Editor’s Note: The methods described below are not approved or recommended by the CDC for the sterilization of N95 respirators.
With the shortage of surgical and N95 masks in the country today, people are getting somewhat desperate.
Many people are making their own masks out of cloth, mostly because they don’t have any other option. But medical personnel can’t count on that. They are required to wear proper personal protection equipment (PPE) when at work.
The mask that everyone wants and the mask that has been touted as the one to use is the N95 mask. Designed to be a disposable mask, these have been in short supply since the beginning of the pandemic. People who have them probably bought them before the pandemic hit, as most businesses have given their stocks to local hospitals.
If you’re one of the fortunate people to have some N95 masks to use, you’re probably hoarding them, trying to get the most mileage possible out of them. That probably means that you’re not changing them when you should. These are disposable masks, intended to be replaced.
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The big risk with not replacing your mask is that you could end up infecting yourself with the mask, rather than that mask protecting you. While the masks will physically last much longer than just one usage; if a mask is not decontaminated after each use, how can you be sure that it’s safe to use?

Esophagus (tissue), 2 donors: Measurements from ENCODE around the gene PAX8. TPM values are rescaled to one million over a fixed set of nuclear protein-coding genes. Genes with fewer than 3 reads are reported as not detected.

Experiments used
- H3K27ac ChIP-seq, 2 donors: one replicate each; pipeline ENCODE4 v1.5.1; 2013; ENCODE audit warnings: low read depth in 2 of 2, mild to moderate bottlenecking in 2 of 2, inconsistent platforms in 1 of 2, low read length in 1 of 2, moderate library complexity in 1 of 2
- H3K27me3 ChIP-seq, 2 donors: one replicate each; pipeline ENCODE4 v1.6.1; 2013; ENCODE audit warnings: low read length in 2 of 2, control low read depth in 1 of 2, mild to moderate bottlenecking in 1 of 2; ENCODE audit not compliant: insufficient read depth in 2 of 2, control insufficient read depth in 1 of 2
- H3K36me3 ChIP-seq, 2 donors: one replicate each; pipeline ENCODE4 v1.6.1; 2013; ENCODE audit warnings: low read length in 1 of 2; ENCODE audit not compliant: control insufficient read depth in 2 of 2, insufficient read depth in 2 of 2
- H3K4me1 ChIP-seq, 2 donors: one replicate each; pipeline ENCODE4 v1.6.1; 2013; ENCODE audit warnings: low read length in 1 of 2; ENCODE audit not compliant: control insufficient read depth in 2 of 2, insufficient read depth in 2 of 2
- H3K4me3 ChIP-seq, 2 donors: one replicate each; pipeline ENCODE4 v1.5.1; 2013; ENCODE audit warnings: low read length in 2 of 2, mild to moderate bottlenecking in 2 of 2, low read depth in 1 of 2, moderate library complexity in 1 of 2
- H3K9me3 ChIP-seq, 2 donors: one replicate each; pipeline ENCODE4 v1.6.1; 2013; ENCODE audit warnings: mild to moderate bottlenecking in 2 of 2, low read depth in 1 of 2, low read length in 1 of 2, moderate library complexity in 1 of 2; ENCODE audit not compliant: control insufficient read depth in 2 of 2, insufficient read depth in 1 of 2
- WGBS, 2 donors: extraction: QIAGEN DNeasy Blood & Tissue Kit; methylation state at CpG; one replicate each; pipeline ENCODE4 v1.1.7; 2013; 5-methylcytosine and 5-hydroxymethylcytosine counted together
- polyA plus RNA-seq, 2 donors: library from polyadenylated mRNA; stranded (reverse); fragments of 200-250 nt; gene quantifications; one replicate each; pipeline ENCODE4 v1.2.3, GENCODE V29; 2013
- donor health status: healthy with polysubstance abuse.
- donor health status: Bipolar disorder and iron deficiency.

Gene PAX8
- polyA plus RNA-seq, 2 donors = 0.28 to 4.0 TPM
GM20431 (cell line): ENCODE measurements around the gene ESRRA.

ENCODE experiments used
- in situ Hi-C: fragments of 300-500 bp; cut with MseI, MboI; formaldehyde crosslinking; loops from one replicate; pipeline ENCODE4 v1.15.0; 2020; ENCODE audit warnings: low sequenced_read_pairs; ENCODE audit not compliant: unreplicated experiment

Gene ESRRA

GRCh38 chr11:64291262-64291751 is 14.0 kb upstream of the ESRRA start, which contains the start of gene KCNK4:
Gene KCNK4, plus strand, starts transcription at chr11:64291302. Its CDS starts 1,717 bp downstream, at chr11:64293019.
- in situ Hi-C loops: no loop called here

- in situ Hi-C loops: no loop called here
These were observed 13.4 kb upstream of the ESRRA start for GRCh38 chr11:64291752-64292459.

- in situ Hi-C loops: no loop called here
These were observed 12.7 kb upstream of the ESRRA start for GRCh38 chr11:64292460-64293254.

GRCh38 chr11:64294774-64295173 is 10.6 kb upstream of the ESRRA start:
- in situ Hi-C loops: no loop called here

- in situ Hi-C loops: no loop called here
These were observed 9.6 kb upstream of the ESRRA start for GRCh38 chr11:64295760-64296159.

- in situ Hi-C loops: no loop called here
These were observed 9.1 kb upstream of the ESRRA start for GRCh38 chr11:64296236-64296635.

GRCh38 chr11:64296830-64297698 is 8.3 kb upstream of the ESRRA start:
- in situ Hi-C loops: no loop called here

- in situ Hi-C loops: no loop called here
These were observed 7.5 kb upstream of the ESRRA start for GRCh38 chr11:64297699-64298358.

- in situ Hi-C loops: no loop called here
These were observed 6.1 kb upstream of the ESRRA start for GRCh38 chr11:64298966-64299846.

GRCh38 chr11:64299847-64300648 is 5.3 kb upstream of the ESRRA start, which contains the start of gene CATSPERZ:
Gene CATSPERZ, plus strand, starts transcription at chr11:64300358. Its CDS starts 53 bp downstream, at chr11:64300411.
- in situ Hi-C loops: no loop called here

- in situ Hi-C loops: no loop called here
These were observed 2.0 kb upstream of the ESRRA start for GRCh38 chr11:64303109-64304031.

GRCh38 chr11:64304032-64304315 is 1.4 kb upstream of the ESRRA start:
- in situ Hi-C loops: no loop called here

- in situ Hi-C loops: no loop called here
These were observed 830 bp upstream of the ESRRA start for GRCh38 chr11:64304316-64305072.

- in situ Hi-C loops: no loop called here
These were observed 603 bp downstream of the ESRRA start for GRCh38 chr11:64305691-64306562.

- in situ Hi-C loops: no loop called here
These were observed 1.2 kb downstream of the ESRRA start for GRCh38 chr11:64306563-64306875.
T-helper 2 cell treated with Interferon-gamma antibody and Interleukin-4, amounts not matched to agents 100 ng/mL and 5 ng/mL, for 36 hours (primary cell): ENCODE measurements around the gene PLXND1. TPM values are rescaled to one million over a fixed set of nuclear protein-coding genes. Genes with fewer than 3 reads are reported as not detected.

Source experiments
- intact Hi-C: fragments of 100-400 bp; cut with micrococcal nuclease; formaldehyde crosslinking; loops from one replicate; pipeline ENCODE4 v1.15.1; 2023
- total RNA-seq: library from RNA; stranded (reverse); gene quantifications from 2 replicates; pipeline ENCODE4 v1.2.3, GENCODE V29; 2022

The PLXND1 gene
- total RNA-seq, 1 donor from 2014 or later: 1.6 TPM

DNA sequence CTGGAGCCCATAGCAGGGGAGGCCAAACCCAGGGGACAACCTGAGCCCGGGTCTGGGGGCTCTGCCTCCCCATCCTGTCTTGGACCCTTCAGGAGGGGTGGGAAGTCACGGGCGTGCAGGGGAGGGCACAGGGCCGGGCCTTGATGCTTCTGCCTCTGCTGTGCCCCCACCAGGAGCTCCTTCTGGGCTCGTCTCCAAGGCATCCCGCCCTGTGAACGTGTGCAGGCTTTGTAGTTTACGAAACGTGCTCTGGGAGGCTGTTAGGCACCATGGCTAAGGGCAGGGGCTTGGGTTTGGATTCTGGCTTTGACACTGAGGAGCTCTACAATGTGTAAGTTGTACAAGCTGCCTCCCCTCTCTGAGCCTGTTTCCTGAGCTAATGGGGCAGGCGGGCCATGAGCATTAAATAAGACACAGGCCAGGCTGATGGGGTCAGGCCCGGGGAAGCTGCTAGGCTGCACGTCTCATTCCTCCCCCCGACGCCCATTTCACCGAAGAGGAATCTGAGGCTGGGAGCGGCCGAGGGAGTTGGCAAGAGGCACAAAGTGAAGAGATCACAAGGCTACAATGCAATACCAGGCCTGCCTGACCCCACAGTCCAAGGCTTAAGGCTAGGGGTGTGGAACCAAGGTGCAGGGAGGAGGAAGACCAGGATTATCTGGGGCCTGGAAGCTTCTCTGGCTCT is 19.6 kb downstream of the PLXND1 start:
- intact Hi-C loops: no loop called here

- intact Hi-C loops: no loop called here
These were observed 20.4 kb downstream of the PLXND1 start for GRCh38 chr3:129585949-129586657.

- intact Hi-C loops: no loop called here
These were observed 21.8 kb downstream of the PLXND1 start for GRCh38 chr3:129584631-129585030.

Fortunately, there are ways of decontaminating an N95 mask, even though most people don’t bother. If you use these techniques, rotating your stock, your masks should last much longer, giving you protection far beyond what would normally be expected.
Using Time to Sterilize Your Masks
Probably the easiest way to sterilize your N95 masks is to just let them sit. The CDC has quantified how long the SARS-CoV-2 virus can live, putting an upper limit on it at three days.
But that three days is on a hard surface, such as metal or plastic. Viruses don’t survive anywhere near on soft surfaces, as they do on hard ones.
Allowing your masks to sit someplace safe, where nobody is going to have contact with them, will allow the viruses to die, just by leaving them there.
If you can leave them there for four days, you can be sure that when you go back, your mask will be free of the virus and ready to be used again.
Using Heat to Sterilize Your Masks
The French Scientist Louis Pasteur discovered in the mid-1800s that microscopic pathogens, specifically bacteria, die at 159°F.
That knowledge has since been extended to include bacteria. So, if all we’re concerned about is killing the virus, all we need is to heat the mask up to more than 160°F.
The easiest way to do this is to put it in one of the better food dehydrators. While your oven will get much hotter, we really don’t want to overdo the heat. If we can do it at 165°F, to give ourselves a few degrees extra of tolerance, then it will be much less damaging to the materials used in the filter to decontaminate it at that temperature, rather than 200°F.
While 165°F or even 200°F won’t cause the paper in the filter to burn or the rubber in the elastic band to melt, it will dry the materials out.